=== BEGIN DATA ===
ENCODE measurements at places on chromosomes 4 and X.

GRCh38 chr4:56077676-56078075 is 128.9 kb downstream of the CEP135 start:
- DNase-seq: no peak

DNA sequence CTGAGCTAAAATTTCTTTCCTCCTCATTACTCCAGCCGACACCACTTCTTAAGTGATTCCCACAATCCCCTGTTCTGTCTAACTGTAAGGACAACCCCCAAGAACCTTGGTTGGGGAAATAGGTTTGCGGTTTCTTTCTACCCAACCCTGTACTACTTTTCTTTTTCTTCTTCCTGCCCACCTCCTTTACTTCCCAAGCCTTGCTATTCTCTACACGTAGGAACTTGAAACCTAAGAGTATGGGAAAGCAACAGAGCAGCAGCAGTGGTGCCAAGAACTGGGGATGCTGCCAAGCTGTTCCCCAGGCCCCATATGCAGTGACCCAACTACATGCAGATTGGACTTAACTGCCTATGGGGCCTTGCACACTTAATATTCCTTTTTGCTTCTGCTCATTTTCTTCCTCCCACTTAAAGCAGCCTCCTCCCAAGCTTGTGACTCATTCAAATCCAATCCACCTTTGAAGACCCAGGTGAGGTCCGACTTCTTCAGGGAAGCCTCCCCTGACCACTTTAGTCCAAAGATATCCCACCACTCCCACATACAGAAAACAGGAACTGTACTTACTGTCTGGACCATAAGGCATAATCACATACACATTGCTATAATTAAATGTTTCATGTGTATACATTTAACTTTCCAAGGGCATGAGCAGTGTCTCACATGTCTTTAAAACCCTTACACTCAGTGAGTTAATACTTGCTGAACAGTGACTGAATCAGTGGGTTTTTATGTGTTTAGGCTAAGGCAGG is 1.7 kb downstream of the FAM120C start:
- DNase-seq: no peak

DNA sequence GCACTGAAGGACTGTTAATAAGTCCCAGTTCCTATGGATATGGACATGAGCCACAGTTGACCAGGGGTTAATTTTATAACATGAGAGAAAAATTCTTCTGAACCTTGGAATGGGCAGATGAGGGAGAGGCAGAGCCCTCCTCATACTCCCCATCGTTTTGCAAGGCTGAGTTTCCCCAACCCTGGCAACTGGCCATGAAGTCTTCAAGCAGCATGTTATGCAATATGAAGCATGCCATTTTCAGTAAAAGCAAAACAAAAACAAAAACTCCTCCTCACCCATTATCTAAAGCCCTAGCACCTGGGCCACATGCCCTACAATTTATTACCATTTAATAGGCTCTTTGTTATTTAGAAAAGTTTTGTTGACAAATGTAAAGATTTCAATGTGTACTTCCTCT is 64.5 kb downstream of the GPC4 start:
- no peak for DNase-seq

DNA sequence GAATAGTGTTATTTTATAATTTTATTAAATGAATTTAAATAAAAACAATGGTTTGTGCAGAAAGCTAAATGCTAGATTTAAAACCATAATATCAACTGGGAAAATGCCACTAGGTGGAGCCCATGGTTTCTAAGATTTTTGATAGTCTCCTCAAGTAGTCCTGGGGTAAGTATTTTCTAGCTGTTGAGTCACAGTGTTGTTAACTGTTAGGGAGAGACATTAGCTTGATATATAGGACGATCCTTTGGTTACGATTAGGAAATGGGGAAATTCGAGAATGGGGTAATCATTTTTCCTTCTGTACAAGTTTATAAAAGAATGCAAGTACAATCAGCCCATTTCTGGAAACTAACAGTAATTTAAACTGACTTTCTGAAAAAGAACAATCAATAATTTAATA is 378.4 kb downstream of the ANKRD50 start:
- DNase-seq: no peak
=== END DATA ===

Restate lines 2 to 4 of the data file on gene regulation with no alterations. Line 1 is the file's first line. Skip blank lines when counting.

GRCh38 chr4:56077676-56078075 is 128.9 kb downstream of the CEP135 start:
- DNase-seq: no peak

DNA sequence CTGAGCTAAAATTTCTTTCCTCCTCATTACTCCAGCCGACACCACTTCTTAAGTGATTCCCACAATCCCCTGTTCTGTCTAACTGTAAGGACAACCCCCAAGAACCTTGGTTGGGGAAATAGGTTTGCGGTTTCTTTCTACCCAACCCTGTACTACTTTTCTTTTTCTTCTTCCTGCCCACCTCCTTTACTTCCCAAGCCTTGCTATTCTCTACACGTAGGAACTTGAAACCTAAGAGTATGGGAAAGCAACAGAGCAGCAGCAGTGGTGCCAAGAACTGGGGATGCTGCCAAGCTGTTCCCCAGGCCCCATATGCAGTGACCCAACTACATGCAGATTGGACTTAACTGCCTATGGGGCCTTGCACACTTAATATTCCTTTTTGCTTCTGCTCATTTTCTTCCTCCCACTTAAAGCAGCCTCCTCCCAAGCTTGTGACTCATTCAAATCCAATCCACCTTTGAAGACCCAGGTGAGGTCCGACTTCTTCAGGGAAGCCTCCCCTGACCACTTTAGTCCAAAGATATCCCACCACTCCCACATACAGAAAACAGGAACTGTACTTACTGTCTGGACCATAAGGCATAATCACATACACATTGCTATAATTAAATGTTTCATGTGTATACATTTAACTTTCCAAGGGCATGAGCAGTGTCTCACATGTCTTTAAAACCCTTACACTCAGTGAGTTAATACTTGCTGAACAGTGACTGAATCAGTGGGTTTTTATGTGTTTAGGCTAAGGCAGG is 1.7 kb downstream of the FAM120C start: